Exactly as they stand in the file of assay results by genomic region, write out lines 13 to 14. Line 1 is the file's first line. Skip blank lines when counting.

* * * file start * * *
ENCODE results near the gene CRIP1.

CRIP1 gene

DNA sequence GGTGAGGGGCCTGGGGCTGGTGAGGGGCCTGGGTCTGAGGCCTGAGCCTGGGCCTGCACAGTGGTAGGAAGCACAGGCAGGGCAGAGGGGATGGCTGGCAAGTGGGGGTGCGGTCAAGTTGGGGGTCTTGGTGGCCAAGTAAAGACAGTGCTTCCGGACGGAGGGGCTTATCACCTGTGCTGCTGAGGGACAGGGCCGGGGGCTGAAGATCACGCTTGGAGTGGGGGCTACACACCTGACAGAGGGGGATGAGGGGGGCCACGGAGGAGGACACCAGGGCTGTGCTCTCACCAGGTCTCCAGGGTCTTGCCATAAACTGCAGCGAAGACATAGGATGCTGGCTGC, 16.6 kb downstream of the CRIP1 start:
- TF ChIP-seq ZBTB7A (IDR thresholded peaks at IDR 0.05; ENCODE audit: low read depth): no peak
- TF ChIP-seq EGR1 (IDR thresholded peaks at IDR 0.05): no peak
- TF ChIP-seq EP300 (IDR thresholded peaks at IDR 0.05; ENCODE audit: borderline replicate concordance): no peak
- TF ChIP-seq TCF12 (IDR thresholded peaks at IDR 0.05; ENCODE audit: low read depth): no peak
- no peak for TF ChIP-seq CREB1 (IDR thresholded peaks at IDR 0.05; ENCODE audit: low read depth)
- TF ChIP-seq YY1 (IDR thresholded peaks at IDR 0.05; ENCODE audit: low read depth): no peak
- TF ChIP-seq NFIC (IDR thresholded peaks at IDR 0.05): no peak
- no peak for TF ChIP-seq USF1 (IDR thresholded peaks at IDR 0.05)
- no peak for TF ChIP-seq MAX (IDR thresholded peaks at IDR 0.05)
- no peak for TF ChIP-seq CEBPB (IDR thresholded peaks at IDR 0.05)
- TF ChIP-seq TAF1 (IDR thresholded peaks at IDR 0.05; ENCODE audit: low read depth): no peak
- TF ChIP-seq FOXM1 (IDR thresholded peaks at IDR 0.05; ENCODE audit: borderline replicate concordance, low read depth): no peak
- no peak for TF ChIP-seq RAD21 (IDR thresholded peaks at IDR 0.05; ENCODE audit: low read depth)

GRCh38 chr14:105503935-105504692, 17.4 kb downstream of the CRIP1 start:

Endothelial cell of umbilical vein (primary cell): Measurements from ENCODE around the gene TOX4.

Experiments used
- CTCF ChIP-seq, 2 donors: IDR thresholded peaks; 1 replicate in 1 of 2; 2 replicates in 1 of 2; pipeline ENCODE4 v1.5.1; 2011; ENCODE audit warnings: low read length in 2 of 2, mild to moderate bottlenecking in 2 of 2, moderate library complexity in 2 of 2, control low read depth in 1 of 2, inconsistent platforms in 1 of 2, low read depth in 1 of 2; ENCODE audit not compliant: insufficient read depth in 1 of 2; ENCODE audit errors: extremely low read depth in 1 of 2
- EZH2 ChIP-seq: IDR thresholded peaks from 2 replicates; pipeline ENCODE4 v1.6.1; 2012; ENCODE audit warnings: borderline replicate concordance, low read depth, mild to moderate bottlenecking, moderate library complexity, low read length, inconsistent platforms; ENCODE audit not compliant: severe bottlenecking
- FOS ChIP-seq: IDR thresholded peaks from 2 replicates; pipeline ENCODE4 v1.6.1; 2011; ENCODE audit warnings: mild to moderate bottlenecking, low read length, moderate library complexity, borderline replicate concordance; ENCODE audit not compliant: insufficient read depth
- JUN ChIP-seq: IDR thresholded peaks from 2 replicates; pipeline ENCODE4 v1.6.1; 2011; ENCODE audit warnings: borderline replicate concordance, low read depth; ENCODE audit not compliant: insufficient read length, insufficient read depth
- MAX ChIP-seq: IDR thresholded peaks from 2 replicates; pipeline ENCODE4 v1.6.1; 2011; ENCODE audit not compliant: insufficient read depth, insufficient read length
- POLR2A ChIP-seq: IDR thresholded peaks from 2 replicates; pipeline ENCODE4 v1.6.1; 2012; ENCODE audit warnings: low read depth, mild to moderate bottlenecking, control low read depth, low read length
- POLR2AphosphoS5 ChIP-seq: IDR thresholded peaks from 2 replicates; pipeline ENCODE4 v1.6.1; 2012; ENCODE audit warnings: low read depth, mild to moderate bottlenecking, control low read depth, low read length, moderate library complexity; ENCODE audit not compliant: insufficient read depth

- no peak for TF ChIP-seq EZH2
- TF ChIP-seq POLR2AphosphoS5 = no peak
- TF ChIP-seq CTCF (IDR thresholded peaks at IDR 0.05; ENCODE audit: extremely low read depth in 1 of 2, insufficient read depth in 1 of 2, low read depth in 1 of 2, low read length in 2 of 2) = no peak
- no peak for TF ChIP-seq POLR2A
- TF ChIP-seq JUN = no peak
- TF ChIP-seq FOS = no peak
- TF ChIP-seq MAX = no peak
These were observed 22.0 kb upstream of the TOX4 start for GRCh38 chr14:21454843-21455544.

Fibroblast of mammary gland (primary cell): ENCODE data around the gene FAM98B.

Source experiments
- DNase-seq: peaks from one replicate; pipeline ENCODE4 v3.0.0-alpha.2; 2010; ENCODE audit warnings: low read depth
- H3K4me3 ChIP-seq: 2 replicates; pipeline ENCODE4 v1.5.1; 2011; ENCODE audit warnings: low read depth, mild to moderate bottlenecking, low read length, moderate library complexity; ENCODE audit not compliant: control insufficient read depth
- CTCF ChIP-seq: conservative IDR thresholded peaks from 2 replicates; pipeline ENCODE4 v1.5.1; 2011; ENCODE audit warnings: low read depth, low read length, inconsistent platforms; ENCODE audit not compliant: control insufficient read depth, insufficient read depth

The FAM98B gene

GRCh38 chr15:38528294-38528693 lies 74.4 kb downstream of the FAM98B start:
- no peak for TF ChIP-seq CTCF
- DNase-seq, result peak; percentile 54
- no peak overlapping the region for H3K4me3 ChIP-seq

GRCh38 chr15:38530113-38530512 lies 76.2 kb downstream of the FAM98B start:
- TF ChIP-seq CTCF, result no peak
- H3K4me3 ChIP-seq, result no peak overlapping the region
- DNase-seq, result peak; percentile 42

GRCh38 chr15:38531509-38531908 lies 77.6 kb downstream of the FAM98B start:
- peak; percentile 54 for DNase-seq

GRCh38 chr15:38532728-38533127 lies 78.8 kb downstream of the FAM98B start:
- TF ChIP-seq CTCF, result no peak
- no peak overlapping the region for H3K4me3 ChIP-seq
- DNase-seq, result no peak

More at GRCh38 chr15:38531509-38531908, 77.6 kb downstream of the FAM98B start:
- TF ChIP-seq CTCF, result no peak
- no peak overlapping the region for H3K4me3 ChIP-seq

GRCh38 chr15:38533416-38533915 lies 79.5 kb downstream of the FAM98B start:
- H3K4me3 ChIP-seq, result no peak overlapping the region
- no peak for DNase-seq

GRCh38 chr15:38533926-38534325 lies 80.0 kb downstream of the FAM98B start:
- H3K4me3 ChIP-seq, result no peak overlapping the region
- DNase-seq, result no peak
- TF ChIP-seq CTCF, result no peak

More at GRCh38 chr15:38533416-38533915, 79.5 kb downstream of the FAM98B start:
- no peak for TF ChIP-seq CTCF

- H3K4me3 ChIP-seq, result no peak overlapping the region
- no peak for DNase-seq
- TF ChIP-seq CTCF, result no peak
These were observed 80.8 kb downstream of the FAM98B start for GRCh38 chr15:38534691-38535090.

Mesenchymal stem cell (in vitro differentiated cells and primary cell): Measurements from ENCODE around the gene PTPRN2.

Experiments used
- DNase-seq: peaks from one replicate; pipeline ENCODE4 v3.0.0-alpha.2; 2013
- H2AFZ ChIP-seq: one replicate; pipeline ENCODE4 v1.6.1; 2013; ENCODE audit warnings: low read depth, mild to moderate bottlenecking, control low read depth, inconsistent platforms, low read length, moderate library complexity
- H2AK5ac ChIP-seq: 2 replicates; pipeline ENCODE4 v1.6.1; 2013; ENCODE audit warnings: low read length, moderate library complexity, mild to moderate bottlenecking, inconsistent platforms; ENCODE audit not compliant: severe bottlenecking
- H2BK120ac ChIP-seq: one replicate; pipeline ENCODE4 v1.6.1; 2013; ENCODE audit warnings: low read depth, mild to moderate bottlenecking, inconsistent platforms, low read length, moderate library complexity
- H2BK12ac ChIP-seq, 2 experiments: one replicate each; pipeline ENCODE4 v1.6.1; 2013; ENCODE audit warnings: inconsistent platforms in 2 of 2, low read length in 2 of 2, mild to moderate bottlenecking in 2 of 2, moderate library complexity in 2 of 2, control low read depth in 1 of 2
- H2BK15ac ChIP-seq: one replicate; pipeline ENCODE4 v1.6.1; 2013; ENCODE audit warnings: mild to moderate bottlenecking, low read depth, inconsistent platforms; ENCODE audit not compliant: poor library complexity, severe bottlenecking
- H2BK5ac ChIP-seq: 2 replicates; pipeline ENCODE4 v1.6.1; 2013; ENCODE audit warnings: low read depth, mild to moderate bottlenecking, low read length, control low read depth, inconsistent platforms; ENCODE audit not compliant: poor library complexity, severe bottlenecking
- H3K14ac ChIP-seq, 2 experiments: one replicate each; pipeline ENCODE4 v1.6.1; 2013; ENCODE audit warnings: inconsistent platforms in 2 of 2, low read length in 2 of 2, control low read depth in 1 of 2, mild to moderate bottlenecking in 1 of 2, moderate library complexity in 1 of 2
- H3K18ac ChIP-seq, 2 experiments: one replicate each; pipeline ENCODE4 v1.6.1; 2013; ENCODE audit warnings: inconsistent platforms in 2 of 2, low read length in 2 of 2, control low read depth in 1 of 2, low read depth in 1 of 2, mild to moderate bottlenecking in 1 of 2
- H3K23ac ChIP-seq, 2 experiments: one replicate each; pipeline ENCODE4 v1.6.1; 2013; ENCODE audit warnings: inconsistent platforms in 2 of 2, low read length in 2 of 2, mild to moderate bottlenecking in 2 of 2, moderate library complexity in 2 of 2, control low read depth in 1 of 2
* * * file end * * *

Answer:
- no peak for TF ChIP-seq CEBPB (IDR thresholded peaks at IDR 0.05)
- TF ChIP-seq TAF1 (IDR thresholded peaks at IDR 0.05; ENCODE audit: low read depth): no peak